Biochemical antioxidants not only scavenge free radicals, but also inhibit their formation inside the body. These include lipoic acid, and repair enzymes such as catalase, superoxide dismutase (SOD), glutathione peroxidase. Melatonin, a hormone produced by the pineal gland, is also a potent antioxidant. Cholesterol, produced by the liver, is another major antioxidant, which the body uses to repair damaged blood vessels. It is probably for this reason that serum cholesterol levels rise as people age. With age comes more free radical activity and in response the body produces more cholesterol to help contain and control the damage.
Of all the antioxidants, glutathione appears to be pivotal. Made up of three amino acids (cysteine, glycine, and glutamic acid), glutathione is part of the antioxidant enzyme glutathione peroxidase and is THE major liver antioxidant. It is a basic tenet of natural medicine that health cannot exist if the liver is toxic. Not surprisingly, extremely low levels of glutathione are found in people suffering from severe OS. People with AIDS, cancer and Parkinson’s disease, for example, typically have very low glutathione levels.
As noted earlier, oxidative stress occurs when the amount of free radicals in the body exceeds its pool of available antioxidants. Obviously, knowing the varied sources of free radicals and avoiding them is an important part of minimizing their harmful effects.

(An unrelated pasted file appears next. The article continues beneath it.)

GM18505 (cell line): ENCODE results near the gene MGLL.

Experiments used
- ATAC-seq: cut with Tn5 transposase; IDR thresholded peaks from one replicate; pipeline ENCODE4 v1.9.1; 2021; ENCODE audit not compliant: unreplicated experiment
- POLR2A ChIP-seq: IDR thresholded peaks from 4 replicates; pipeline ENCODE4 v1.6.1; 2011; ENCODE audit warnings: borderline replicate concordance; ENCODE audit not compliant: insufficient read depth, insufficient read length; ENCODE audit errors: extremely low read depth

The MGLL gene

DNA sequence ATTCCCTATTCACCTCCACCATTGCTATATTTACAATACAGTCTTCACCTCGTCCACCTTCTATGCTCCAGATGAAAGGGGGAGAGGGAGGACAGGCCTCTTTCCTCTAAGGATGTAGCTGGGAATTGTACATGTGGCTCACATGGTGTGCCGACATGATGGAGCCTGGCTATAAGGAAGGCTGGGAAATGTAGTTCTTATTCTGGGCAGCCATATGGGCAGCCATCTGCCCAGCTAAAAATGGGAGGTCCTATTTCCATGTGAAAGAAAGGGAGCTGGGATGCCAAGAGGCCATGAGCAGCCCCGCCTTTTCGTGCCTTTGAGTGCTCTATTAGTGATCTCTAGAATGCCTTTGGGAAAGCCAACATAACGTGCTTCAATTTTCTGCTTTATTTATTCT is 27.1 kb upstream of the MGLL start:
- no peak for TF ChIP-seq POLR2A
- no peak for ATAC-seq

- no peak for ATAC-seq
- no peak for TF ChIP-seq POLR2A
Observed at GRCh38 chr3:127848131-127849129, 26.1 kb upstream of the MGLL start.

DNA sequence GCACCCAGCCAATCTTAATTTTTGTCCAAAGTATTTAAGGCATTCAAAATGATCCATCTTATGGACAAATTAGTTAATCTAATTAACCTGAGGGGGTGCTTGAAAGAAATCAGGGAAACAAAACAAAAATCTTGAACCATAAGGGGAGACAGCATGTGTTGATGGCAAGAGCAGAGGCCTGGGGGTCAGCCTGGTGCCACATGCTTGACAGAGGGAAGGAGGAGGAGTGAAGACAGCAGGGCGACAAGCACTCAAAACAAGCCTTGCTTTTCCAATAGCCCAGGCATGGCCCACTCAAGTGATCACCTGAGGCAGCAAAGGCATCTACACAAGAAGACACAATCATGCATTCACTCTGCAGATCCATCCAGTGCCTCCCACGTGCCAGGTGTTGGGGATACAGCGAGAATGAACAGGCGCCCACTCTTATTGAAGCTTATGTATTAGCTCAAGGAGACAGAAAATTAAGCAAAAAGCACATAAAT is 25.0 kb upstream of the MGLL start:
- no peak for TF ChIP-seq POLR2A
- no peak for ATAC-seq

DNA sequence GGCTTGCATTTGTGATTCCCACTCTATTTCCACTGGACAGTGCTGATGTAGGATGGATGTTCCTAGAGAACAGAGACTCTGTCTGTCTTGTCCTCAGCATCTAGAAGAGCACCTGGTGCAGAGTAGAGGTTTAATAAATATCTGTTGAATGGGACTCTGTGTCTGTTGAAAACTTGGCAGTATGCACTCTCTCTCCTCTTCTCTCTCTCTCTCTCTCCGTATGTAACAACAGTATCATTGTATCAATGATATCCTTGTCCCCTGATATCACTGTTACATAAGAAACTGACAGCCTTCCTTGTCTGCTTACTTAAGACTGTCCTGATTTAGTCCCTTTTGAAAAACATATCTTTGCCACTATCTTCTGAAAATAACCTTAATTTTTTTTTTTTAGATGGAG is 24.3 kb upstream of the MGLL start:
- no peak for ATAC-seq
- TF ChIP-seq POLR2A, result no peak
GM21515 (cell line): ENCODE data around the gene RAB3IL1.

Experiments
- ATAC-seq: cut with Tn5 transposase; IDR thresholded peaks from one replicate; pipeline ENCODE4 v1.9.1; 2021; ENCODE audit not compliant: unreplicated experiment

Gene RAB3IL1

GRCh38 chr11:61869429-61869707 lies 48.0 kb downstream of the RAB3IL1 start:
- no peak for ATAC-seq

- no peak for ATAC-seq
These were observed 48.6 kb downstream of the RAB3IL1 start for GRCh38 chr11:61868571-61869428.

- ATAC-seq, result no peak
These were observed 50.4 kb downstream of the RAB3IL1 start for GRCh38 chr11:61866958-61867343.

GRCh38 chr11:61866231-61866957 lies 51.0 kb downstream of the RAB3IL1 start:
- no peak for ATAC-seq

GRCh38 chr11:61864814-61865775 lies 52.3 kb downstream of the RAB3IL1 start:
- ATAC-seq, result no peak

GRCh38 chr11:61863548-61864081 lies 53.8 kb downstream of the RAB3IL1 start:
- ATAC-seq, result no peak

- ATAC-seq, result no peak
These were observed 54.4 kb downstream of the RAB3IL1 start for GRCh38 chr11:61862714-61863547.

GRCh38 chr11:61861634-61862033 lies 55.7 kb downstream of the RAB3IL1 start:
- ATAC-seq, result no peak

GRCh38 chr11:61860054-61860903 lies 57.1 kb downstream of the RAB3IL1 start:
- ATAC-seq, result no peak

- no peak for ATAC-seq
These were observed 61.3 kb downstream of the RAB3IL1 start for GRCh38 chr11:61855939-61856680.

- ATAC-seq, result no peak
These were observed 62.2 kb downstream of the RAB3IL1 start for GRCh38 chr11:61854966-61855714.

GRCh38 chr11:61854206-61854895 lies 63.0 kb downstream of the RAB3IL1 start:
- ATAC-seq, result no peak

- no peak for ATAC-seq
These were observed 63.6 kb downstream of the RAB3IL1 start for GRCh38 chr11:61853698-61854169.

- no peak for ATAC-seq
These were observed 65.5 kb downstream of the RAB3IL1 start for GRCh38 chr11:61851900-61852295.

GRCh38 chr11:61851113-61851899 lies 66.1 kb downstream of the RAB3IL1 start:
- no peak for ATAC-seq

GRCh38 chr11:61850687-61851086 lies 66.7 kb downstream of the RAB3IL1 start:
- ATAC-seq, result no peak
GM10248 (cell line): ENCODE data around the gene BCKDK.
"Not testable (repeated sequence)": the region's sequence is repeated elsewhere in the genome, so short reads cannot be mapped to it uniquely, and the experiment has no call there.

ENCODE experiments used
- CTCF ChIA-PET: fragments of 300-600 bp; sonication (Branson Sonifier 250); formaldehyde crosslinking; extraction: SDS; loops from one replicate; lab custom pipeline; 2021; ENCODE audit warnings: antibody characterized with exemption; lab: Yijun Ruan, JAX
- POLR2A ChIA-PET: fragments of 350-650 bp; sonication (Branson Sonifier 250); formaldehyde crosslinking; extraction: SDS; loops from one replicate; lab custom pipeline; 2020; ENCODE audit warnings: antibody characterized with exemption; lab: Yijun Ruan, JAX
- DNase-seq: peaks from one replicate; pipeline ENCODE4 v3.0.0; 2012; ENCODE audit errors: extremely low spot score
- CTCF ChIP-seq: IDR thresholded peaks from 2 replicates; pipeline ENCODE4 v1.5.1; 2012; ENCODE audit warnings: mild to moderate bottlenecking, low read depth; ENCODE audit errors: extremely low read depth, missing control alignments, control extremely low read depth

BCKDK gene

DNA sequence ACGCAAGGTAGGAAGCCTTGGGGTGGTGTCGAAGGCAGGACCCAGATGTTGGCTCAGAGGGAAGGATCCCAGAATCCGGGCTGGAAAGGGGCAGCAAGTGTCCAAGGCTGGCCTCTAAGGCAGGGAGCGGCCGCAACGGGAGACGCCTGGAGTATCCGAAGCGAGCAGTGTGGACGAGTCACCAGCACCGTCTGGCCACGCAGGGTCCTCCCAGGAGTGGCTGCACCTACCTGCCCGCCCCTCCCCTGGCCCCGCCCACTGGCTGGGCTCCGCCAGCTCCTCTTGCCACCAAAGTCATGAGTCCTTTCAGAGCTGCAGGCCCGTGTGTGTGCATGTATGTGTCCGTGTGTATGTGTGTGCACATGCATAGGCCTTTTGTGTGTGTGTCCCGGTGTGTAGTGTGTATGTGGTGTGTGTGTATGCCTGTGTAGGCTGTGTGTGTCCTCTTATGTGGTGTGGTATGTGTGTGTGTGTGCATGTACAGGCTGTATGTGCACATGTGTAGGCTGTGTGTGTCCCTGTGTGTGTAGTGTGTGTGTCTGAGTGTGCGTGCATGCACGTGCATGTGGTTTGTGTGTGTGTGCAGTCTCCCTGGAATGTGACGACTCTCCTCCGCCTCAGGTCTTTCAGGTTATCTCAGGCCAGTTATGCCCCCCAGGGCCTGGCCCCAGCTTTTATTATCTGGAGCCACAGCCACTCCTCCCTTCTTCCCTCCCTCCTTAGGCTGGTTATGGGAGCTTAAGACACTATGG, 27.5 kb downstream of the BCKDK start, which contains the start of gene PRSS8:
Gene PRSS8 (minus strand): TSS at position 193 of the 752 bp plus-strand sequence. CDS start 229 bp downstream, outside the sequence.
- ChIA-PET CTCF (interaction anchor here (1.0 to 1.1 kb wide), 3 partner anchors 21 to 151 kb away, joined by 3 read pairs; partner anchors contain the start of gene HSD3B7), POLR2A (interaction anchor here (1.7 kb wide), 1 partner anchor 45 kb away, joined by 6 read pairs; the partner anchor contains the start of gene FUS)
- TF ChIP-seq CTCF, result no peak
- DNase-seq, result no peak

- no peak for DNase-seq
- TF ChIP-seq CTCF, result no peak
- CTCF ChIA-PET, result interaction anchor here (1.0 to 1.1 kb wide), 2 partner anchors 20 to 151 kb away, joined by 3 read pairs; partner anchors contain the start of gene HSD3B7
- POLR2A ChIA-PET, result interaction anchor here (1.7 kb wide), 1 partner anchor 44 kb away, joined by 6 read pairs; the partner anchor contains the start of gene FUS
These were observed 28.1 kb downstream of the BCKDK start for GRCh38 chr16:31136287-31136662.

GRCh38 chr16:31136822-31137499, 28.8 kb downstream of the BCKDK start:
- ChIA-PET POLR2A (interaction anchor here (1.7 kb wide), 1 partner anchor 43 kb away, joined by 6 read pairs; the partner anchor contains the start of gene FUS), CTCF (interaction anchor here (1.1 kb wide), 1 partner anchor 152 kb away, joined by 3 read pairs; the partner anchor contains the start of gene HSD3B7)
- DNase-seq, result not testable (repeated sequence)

Where Do They Come From?
As noted above, diet can be a major source of free radical stressors with processed or highly heated oils being the main offenders. If you are still using “foods” like refined vegetable oils, margarine or shortening (or “foods” made with them such as all commercial baked goods and “snack” chips), you need to remove them from your diet. Replace these harmful fats with natural, cold pressed oils such as olive oil (which can be used for cooking) and small amounts of flax oil or walnut oil (which should never be heated). Food grade, unrefined coconut oil and organic butter are also excellent choices, especially for cooking. Both of these naturally saturated fats are rich in certain fatty acids that have proven activity against bacteria, harmful yeasts, fungi and tumor cells.
Additionally, since saturated fats (from animal foods and the tropical oils) and monounsaturated oils (from olive oil and cold-pressed nut oils) are more chemically stable, they are much less susceptible to oxidation and rancidity than their polyunsaturated cousins, which are mostly found in vegetable oils. As a general rule, then, although the body does require a small amount of naturally occurring polyunsaturated oils in the diet each day, it’s best not to consume too much of them as they are more prone to free radical attack in the body. As Linus Pauling, PhD noted: “A diet high in unsaturated fatty acids, especially the polyunsaturated ones, can destroy the body’s supply of vitamin E and cause muscular lesions, brain lesions, and degeneration of blood vessels. Care must be taken not to include a large amount of polyunsaurated oil in the diet
The best food sources for polyunsaturates are fish, flax oil, sesame oil, walnut oil and dark green, leafy vegetables. One caveat: canola oil is not recommended due to its chemical instability and its content of trans-fatty acids (TFAs), formed during processing. TFAs are increasingly being linked wtih cancer, immune system dysfunction and heart disease.